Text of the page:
[Skip to Content]
Access to paid content on this site is currently suspended due to excessive activity being detected from your IP address Please contact the publisher to request reinstatement.
[Skip to Content Landing]
Views 134
Citations 0
Invited Commentary
October 2016

Testing the Ability of the NSQIP Risk Calculator to Predict Laryngectomy Complications

Author Affiliations
  • 1Department of Surgery, University of South Florida, Tampa
JAMA Otolaryngol Head Neck Surg. 2016;142(10):979-980. doi:10.1001/jamaoto.2016.1861

The American College of Surgeons National Surgical Quality Improvement Program (ACS-NSQIP) started in the Veterans Affairs (VA) health care system when the US Congress mandated that the VA improve the surgical care provided at its facilities. To those charged with this task, it was evident that not all VA hospitals provided care to the same mix of patient acuity. To be able to fairly compare hospitals, they developed and validated statistical methods to risk-adjust outcomes, based on preoperative risk factors. By 1991, this program became operational in the VA system.1 As data were gathered on the performance of individual hospitals, this information was then confidentially reported to the individual VA hospitals in hopes that they would use it to improve quality. In 2001, the ACS received a grant to assess whether this program could be used in the non-VA facilities with a test of voluntary pilot hospitals. This proved to be feasible, and in 2004, the program was expanded to include any private and public (non-VA) hospital.2 As of June 2016, 767 hospitals now participate in ACS-NSQIP.3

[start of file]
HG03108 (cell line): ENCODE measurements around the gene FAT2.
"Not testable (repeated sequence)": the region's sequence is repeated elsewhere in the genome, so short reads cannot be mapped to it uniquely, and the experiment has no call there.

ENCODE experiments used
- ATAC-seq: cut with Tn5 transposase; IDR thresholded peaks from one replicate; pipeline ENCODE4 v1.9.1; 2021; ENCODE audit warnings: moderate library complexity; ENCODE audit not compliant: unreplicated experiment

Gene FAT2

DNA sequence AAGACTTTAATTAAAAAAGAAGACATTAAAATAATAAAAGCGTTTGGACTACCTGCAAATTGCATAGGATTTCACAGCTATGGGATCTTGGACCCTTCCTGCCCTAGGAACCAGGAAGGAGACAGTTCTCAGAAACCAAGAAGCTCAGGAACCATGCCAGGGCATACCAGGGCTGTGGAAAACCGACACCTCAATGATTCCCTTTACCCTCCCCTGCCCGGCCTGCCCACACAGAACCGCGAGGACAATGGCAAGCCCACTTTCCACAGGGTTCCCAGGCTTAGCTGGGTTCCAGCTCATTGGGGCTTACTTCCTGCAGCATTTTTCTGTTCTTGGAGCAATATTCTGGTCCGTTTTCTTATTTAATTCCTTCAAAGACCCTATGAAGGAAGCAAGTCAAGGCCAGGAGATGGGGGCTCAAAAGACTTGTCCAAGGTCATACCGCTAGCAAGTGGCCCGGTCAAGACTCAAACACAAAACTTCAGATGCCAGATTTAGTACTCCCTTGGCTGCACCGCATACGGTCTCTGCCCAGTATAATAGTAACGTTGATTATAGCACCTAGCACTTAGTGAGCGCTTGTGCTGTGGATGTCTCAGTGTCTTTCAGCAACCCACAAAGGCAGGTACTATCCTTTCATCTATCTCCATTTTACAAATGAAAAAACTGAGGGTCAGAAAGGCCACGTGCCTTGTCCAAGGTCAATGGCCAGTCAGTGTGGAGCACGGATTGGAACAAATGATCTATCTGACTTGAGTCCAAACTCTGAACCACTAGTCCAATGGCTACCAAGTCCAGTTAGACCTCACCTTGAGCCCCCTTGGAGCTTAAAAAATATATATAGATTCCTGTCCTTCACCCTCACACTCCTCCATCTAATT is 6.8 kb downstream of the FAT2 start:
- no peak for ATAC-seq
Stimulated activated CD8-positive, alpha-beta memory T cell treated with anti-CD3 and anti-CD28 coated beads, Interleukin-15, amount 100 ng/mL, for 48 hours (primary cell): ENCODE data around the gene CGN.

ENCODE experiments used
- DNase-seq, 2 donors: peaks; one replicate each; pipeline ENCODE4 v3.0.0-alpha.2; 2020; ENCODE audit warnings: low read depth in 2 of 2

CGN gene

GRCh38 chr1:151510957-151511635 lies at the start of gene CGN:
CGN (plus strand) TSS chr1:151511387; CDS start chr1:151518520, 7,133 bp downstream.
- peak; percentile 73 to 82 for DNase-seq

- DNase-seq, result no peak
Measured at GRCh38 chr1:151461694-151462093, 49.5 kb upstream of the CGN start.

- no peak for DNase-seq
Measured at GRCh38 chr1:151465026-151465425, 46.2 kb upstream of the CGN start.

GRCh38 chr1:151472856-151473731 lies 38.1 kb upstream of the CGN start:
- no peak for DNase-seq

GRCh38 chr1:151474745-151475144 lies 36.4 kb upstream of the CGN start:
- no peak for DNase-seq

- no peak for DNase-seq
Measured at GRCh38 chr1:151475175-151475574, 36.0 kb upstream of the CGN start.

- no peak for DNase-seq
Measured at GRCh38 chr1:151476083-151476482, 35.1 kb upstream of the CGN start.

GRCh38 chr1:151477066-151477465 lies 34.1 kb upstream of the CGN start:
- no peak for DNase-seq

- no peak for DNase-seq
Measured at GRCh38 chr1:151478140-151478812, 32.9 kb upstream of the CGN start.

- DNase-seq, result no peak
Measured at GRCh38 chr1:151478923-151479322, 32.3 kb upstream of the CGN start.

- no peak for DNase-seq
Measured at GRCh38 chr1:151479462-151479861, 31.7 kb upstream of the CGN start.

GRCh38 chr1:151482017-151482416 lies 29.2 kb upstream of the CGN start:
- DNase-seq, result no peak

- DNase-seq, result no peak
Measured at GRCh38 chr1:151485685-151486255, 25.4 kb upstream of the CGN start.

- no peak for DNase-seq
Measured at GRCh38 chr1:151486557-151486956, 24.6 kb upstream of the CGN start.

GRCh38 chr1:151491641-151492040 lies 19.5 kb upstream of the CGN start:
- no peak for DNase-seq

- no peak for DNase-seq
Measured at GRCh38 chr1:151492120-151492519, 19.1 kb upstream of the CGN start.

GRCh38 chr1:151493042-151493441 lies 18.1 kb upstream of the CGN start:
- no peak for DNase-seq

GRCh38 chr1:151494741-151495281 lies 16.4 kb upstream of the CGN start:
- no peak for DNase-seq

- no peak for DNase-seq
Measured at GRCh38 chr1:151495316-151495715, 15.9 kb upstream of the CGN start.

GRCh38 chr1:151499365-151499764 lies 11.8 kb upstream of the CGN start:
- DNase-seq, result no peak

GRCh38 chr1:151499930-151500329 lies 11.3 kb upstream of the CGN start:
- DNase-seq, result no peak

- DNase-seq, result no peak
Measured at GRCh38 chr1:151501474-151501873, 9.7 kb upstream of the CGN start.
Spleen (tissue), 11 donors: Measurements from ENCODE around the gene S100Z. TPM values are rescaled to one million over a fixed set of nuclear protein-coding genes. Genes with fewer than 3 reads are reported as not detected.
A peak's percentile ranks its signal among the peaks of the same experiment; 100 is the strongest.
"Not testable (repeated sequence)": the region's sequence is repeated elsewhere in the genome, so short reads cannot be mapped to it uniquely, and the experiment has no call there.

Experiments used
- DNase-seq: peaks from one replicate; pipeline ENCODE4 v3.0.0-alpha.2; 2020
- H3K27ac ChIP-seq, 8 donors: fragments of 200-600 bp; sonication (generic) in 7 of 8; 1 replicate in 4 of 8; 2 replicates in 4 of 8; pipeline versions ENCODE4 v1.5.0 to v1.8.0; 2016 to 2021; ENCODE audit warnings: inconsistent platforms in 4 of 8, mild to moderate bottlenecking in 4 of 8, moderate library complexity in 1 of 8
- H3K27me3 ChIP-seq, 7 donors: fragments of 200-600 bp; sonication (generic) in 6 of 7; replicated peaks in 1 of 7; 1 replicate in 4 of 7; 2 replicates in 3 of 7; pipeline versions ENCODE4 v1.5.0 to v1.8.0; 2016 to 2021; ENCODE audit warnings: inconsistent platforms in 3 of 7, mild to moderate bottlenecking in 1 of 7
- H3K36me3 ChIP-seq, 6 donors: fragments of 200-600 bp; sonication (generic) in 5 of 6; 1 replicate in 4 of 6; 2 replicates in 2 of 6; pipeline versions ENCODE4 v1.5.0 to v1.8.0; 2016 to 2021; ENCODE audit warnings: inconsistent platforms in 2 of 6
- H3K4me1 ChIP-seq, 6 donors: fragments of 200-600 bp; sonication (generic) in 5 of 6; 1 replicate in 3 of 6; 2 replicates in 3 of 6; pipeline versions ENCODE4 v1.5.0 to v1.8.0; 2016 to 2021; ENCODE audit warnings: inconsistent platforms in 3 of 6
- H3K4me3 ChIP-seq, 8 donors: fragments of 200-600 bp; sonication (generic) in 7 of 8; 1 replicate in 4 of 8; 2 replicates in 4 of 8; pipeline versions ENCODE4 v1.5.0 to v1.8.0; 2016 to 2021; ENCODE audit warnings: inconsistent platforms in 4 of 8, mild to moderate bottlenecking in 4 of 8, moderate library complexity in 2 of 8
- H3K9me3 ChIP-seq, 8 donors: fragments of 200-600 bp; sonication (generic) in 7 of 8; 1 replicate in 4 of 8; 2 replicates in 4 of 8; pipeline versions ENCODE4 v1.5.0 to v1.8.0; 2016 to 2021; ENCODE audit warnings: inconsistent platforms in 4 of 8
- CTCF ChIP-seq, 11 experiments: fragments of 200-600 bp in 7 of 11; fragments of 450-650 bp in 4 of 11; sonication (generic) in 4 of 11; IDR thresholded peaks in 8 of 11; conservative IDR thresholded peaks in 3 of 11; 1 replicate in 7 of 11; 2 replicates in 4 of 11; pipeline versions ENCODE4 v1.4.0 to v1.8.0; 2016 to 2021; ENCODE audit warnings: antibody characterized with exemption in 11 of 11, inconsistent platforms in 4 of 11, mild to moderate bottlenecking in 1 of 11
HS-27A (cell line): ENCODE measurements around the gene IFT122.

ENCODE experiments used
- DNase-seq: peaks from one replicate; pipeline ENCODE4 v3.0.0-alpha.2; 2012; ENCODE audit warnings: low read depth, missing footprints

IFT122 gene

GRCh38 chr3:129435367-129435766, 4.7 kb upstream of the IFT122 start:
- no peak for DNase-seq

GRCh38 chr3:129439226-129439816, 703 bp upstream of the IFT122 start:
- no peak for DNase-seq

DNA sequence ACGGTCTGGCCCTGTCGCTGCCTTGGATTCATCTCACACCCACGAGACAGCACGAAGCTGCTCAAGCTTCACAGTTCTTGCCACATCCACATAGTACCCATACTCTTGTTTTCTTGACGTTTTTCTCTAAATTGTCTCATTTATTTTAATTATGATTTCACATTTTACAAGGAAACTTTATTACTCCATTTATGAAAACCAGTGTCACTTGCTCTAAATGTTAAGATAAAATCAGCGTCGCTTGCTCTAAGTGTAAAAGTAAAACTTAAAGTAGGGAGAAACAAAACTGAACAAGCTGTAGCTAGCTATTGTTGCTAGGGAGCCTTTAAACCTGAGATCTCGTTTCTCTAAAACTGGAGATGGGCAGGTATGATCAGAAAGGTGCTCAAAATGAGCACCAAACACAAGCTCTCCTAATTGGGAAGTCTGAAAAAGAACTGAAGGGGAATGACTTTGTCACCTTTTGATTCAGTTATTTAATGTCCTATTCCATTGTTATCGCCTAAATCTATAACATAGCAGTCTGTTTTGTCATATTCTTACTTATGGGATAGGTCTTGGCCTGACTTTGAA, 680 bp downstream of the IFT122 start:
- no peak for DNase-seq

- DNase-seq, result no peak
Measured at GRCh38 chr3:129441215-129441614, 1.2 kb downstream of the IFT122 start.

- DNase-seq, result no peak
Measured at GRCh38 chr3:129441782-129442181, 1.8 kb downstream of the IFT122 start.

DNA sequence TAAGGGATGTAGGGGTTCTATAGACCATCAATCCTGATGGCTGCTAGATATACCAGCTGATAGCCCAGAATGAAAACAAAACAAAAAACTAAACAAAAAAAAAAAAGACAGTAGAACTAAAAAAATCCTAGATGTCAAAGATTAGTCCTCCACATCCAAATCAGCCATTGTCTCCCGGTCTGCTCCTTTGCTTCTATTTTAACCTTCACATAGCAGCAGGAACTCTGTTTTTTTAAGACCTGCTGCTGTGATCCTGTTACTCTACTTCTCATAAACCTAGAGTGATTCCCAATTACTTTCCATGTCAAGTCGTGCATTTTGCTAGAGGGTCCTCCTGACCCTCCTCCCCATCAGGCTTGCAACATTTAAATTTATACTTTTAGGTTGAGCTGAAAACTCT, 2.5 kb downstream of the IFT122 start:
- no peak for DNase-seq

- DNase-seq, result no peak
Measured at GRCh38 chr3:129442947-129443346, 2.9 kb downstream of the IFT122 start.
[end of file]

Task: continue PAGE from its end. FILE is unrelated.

First Page Preview View Large
First page PDF preview
First page PDF preview